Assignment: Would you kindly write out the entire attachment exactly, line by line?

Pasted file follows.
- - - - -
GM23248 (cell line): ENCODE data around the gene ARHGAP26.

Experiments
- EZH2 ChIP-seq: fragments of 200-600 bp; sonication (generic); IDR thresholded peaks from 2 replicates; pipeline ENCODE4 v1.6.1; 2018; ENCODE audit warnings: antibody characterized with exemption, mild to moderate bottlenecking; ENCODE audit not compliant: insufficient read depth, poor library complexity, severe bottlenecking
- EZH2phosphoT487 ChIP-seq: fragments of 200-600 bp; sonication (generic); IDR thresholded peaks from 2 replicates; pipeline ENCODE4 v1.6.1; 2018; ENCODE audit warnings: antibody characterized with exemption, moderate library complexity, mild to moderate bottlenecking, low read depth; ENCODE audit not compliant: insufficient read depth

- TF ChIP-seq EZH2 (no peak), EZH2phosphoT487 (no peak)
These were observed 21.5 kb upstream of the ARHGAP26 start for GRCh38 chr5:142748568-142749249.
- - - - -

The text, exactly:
GM23248 (cell line): ENCODE data around the gene ARHGAP26.

Experiments
- EZH2 ChIP-seq: fragments of 200-600 bp; sonication (generic); IDR thresholded peaks from 2 replicates; pipeline ENCODE4 v1.6.1; 2018; ENCODE audit warnings: antibody characterized with exemption, mild to moderate bottlenecking; ENCODE audit not compliant: insufficient read depth, poor library complexity, severe bottlenecking
- EZH2phosphoT487 ChIP-seq: fragments of 200-600 bp; sonication (generic); IDR thresholded peaks from 2 replicates; pipeline ENCODE4 v1.6.1; 2018; ENCODE audit warnings: antibody characterized with exemption, moderate library complexity, mild to moderate bottlenecking, low read depth; ENCODE audit not compliant: insufficient read depth

- TF ChIP-seq EZH2 (no peak), EZH2phosphoT487 (no peak)
These were observed 21.5 kb upstream of the ARHGAP26 start for GRCh38 chr5:142748568-142749249.